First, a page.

It was Monday morning that doctors in Israel discovered that Shakar, a not yet one year old boy from Kurdistan with Down syndrome, appeared to be dying from multiple organ failure. He hadn’t even had the heart surgery yet that he came for.
It was amazing to see how the body of Messiah rallied to the side of this boy and his mother. Women from our Jaffa community stayed by the side of Shakar’s ICU bed 24/7, catching fitful sleep on a chair. And they wrote piercing reports that called believers in the nations to join them in prayer. Out of nothing a 24-hour prayer watch materialized, and almost every half-hour slot was filled.
His doctors were surprised at how long Shakar clung to life. But Friday afternoon his heart drastically slowed, and finally stopped. And for me the most glorious moment was to see the faith-filled, joyful responses that came in from those who were praying:
I know well that Shakar’s family has been changed by seeing Jewish doctors and Christian supporters pouring themselves out to fight for the life of this little boy. It’s something you just don’t find in the Middle East, where life is cheap. They’ll never forget it. God has been glorified.
It’s the same vision, arising from the scriptures, which gave birth to our community 25 years ago: how do you walk past a dying child, when the resources are on hand to try to save him or her? What would I do if that were my child?
But I want to confess that I’m struggling greatly this week to hold true to this vision. A perfect storm of political and logistical circumstances has dropped Gaza baby after Gaza baby on our doorstep, each one a life and death emergency, and there’s no one else to intercede for them. We’ve admitted three this week–Abdulsalam to the Sheba Medical Center on Monday:
Mohammed to Hadassah Hospital in Jerusalem on Wednesday (click the video below to watch):
And tonight another emergency newborn named Hussein, also to Hadassah. And, as I’m writing, two more emergency Gaza newborns are on the desktop, waiting for our reply in the morning. And it appears that the desperate people of Gaza will keep on turning to the body of Messiah for rescue in the days ahead. The challenge is that each one of these precious lives will add on average $6,500 to our year-end financial commitments; and our year-end financial commitments for 2019 are already much larger than last year’s, which seemed then impossibly large (until God provided). I’m looking at the waves and crying out “Master, save me!”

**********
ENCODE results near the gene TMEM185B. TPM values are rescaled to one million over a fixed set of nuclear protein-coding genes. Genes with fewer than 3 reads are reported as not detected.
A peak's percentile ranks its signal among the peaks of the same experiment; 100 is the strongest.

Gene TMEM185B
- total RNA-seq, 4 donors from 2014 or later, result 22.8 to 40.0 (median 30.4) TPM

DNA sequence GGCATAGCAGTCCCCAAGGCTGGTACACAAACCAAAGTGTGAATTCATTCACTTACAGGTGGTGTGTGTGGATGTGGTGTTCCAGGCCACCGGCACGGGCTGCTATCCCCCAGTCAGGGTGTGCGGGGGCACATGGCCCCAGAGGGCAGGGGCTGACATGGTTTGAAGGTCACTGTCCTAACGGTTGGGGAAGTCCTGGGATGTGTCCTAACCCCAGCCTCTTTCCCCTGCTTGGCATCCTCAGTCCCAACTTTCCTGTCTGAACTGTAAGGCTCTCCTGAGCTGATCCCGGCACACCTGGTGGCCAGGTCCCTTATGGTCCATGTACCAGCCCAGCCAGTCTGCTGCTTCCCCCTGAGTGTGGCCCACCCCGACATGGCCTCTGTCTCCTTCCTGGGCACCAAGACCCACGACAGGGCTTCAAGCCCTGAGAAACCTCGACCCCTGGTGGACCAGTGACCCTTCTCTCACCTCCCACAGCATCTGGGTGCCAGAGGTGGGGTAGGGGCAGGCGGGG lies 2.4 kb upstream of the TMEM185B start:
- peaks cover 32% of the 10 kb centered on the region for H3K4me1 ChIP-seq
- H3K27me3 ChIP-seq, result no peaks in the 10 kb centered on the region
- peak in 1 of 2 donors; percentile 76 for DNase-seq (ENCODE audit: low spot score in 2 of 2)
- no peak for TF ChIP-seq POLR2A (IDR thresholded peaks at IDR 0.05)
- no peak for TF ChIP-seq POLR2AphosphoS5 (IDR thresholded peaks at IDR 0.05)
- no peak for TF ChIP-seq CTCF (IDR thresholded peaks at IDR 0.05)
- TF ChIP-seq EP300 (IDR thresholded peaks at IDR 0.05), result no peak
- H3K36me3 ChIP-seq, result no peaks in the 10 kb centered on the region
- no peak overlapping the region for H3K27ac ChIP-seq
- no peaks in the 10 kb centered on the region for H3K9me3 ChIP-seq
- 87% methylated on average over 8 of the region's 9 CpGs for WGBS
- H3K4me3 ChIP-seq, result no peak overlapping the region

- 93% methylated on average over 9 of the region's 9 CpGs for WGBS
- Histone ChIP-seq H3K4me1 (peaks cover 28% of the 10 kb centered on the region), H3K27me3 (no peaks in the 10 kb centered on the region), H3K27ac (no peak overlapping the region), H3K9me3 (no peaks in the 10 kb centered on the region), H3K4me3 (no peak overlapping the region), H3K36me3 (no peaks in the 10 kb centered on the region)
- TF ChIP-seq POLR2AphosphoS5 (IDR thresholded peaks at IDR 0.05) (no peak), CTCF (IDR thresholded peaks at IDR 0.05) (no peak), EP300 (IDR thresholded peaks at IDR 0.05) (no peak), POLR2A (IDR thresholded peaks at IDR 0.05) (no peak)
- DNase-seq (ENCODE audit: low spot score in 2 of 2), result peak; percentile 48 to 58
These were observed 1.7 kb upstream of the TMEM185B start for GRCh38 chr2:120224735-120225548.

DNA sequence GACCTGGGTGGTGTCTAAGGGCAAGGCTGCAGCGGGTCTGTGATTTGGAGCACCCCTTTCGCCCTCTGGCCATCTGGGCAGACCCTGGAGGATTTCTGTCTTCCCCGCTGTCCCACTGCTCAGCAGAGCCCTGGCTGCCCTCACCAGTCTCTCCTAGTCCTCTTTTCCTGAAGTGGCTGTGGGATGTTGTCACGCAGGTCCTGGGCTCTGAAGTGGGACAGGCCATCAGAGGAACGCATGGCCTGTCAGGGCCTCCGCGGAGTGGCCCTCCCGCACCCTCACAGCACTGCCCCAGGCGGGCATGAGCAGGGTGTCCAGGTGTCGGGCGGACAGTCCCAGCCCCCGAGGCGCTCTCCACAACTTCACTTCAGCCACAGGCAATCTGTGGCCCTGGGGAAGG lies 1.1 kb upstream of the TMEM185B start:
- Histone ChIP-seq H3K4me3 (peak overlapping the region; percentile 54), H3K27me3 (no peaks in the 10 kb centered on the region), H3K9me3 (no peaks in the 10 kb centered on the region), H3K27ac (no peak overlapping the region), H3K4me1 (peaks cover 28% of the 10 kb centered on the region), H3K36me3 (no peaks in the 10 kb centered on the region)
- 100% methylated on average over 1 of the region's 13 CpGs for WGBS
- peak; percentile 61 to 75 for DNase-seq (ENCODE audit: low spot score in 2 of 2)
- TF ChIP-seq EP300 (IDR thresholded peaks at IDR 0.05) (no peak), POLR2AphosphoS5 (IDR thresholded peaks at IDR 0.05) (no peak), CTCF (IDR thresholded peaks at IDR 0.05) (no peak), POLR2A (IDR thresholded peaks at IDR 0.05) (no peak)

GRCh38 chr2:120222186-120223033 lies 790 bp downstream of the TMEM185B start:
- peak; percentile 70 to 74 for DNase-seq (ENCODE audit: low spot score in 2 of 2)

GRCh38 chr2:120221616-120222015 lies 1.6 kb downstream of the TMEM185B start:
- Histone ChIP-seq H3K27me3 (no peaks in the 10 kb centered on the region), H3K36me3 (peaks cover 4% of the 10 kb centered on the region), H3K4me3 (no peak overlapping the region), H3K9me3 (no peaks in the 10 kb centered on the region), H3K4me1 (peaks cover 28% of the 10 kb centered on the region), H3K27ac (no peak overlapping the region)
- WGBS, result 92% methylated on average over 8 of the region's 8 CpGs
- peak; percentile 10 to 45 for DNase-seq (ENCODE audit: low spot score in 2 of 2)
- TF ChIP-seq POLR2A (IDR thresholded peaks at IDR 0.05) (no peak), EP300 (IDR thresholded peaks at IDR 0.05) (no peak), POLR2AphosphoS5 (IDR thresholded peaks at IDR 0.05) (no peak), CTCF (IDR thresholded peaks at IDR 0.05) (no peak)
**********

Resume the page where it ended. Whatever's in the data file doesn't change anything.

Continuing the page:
We talked these things over in our community meeting this morning, and a few of our members inexplicably found joy in our situation. They’ve encouraged me to be faithful to the heavenly vision God has given us. Which, in fact, is the very thought that gave rise to the most beloved of devotionals, “My Utmost for His Highest“:
If we lose “the heavenly vision” God has given us, we alone are responsible— not God. We lose the vision because of our own lack of spiritual growth. If we do not apply our beliefs about God to the issues of everyday life, the vision God has given us will never be fulfilled. The only way to be obedient to “the heavenly vision” is to give our utmost for His highest— our best for His glory. This can be accomplished only when we make a determination to continually remember God’s vision. But the acid test is obedience to the vision in the details of our everyday life— sixty seconds out of every minute, and sixty minutes out of every hour, not just during times of personal prayer or public meetings.
So friends, I’m praying tonight, if we discern that this is indeed the heavenly vision God has given us–that we fear not, and give our utmost for His highest.
Jonathan for Shevet Achim
“Behold how good and how pleasant it is for brothers to dwell together in unity” (Psalm 133).